Thursday, August 31, 2006

If you ever want to fly Mulholland Drive...

So this crossing guard got hit by a car while working for the Nassau County (that's where I live now!) Police Department and is now disabled and unable to work.

After the accident she sued, retaining the law firm of Mulholland, Minion & Roe, and the agreement was that they would get a contingency fee of one-third of any money she recovered. (That is often how it goes for plaintiffs bringing civil suits.)

Well, the law firm settled the claim against the Other Guy's insurance, which had a policy limit of $10,000. They urged Crossing Guard to accept the settlement, so she got a little more than $6000, after deducting attorneys' fees. Turns out, Crossing Guard had her own insurance through GEICO, and she had underinsured/uninsured motorist coverage that would have given her a $100,000 benefit. The condidtion was the insured must cooperate with GEICO and inform them and obtain their consent before any other settlement or release on a particular claim.

In Campagnola v. Mulholland, Minion & Roe she sues her lawyers for malpractice because she says they were negligent in handling her claim and not talking to GEICO. Now, the issue in my Contracts class, where we are studying the case, is about this malpractice suit. The question is not whether she wins. The court has affirmed that "the unique relationship between an attorney and client, foundedin principle upon the elements of trust and confidence..." blah blah blah...basically that her lawyers screwed up. The question is, does she get damages of $100,000, which is what she "lost" out on from GEICO, or does she get $66,000, which is what she would have ACTUALLY received because her attorneys would have received a one-third fee had they handled the claim.

The first court said the "hypothetical" fee was canceled out because she had to pay a NEW attorney to bring the malpractice suit. The appeals court affirmed, but because they felt she should receive the full $100,000 settlement amount since Mulholland & friends didn't perform the $100,000 service. We study the case in the highest court, the next level up on appeal. They affirm that she should get the full $100,000 because if she had learned of the "malpractice" during the case and fired them they wouldn't get a fee anyway. To me, all this begs the question:

Why didn't she read her own insurance policy?!

Seriously--why didn't she know she had underinsured/uninsured coverage? Why do people waste time hiring lawyers after a car accident? What do you think you've been paying your insurance company for all this time? I think the whole thing is a colossal waste and totally stupid. None of it would have happened if she had known she had $100,000 flat out coming to her, with no fees deducted.

So that's what I learned in law school today: read your auto insurance policy!

"If you ever want to fly
Mulholland Drive
Up in the sky
Stand on a cliff and look down there
Don't be scared, you are alive
You are alive..."

--- R.E.M., 'Electrolite'

Monday, August 28, 2006

Religious things on our heads

Dude I am ABSOLUTELY FASCINATED, as I have mentioned before, with the way religion makes people put things on their heads. (Or shave their heads. Always something with the head.)

It was all I could do not to reach over and touch the black velvety yarmulke of the dude sitting next to me in class today. It looked so soft! And they're so small and cute!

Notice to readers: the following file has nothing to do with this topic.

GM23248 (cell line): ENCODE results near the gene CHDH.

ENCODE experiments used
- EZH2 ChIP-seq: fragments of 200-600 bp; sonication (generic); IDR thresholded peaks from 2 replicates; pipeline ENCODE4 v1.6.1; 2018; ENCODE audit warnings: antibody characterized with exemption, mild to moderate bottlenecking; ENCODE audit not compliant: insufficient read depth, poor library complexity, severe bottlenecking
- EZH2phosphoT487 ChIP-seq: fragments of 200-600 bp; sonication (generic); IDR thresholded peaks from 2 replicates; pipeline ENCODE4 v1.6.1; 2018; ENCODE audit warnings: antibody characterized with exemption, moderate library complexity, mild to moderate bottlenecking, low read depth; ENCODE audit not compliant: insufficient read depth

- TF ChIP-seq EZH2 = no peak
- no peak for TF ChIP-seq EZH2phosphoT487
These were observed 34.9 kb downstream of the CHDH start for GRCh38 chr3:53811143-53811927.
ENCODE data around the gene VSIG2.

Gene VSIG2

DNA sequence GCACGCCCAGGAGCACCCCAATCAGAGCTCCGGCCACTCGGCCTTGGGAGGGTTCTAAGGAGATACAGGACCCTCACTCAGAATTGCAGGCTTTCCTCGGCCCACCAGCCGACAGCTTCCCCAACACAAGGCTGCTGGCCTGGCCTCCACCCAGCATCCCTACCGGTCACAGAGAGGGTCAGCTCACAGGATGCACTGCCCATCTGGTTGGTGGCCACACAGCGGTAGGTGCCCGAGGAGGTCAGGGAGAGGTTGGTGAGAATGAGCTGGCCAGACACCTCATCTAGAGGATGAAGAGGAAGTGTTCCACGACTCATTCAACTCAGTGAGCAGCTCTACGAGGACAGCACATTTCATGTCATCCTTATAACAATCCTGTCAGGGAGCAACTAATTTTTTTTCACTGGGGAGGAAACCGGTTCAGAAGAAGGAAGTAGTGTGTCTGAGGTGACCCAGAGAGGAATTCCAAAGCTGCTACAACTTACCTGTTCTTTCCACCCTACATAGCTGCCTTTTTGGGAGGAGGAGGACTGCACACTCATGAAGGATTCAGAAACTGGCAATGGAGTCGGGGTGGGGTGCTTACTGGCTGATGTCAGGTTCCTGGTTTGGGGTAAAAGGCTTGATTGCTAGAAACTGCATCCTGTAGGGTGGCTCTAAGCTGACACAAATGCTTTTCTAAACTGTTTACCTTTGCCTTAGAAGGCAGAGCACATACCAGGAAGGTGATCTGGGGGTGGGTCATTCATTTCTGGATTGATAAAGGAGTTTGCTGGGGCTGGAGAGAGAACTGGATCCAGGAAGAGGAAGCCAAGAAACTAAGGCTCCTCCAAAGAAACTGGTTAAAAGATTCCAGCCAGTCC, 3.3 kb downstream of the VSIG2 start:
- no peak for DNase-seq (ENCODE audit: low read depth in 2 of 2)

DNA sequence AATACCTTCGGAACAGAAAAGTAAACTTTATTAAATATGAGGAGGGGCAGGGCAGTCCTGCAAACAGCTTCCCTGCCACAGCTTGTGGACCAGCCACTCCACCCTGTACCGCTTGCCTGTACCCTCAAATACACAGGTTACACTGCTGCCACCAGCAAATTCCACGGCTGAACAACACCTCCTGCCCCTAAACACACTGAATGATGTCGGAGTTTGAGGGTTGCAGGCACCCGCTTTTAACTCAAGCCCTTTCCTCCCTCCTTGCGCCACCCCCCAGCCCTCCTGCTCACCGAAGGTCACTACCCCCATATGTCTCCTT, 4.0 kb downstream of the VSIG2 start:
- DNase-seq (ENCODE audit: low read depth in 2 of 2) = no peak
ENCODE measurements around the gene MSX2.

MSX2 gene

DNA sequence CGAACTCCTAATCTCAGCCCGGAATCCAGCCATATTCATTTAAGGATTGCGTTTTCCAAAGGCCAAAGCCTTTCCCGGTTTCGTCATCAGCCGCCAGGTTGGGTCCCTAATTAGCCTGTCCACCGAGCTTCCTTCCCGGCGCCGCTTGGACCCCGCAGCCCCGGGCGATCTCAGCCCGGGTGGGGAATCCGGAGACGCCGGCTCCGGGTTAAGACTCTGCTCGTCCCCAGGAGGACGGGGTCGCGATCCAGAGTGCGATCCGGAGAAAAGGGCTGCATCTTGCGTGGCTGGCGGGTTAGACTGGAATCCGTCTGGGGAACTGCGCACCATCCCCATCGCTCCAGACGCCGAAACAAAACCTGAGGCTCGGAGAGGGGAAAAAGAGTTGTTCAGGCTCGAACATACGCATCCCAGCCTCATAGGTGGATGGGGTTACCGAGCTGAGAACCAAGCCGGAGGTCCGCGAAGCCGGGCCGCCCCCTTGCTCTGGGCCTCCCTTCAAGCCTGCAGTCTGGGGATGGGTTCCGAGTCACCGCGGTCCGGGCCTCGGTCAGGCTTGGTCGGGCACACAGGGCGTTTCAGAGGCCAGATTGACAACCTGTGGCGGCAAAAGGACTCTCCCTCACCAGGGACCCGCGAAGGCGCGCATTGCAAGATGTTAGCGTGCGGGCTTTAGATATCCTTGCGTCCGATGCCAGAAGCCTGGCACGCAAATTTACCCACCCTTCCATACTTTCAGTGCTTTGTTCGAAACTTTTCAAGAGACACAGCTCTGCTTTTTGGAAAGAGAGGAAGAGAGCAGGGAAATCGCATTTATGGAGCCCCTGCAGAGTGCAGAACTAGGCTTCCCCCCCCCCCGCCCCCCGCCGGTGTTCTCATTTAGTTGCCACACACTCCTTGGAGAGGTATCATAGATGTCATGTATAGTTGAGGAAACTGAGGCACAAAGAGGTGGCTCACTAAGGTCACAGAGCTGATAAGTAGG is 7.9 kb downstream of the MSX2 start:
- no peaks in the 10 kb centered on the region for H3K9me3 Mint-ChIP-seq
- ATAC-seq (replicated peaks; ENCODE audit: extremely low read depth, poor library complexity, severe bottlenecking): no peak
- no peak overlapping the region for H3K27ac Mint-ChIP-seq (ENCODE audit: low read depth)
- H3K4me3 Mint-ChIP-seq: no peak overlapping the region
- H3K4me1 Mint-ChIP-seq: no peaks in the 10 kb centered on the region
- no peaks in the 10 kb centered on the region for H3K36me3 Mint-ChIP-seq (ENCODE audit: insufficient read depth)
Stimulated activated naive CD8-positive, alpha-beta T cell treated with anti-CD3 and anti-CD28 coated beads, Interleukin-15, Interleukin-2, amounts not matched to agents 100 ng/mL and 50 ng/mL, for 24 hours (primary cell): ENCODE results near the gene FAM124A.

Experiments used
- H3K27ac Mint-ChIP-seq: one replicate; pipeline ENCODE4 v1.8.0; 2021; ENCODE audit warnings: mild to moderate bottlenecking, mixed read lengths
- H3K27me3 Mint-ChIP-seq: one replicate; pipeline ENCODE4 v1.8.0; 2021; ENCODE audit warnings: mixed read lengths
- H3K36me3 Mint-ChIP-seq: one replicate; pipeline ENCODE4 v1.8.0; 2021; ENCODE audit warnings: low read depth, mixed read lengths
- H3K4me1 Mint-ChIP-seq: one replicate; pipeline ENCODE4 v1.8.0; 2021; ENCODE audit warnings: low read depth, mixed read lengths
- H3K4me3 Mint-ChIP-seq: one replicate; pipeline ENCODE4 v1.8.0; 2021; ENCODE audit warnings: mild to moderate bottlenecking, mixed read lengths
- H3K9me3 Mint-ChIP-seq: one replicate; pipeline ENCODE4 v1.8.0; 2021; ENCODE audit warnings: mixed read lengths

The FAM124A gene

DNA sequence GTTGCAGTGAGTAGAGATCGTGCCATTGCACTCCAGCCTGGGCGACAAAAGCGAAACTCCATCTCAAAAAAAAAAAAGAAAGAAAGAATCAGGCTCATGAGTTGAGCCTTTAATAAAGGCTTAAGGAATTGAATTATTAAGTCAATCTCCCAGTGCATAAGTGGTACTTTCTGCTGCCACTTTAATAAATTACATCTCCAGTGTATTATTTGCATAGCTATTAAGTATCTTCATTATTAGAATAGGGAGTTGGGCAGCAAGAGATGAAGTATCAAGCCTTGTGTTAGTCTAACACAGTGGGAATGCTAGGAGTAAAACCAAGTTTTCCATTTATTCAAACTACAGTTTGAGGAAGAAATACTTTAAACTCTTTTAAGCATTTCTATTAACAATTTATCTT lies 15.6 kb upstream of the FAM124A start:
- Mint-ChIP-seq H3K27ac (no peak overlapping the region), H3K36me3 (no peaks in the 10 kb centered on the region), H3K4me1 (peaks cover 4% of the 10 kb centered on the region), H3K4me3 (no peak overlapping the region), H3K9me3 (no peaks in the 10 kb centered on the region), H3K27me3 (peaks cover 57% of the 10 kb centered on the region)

I really think this is why I so adored Ernie's story on the Sesame Street Fairy Tale Album about the fairy princess with tennis shoes and a pancake on her head. Bert was all, fairy princesses don't look like that. They are sparkly with magic wands and Ernie was like, why not? It's *my* story too and I say she has a pancake on her head.

Why not, indeed?

Thursday, August 24, 2006

Calling all extremists

This will be quick! Here I am at law school. It's amazing and strange and wonderful and true. I am quite busy being orientated and whatnot. We also had our first class meeting today, "Intro to Legal Methods," as part of orientation. I am officially studying, doing homework and reading assignments, and learning about the law. And I LOVE EVERY MINUTE OF IT!

I'll have a lot to say when I have more time to post again but I'll just share three thoughts from the welcome session this morning.

First, our law school dean spoke and he said, "Who are you 327 people anyway?" He then talked about the variety of the class by telling us we came from 36 states and 15 foreign countries...that among us were a school board trustee, a marine, a former Martha Stewart Living intern, and so on...including "someone who taught English as a second language in Korea." So, hey! I made the dean's welcoming address.

Side note, speaking of Korea, I may FINALLY be done with Ding Ding Dang forever. Rejoice! When teachers leave the school keeps a "utilities deposit" of approximately $300 to cover final bills. Fine. Well, my remaining deposit money has been wired into my U.S. bank account this week, but not before in addition to $100 for May and June phone, Internet, gas, and electricity--that's all well and good--they took an additonal 40,000 won or approximately $40 for a cleaning fee for the apartment. I did point out via e-mail to Betty that that is clearly insane--remember the hours I spent scraping the freezer mold?! and the dead bugs from the walls? Go on, relive my horrifying move-in adventure--but I knew they wouldn't change their minds. I'm just so glad to be done with them and on to law school.

SO, back to Hofstra.

Second thought, in the dean's speech he talked about the law and his view that it's not a job, it's a calling. "You want a job, go sell shoes or tennis rackets," he said. "As lawyers people will be coming to you in their hour of need..." I liked all the things he said very much.

Third, another professor spoke and she compared examining a legal issue to peeling an onion. She even brought an onion and knife and peeled it to illustrate her analogy. She also added, "I didn't realize there was going to be someone here who'd worked for Martha Stewart!" Anyway, her point was well taken, that you must uncover all the layers and might end up with something that looks very different from what you started with. She said the study of law means "taking logical and analytical thought to its most extreme."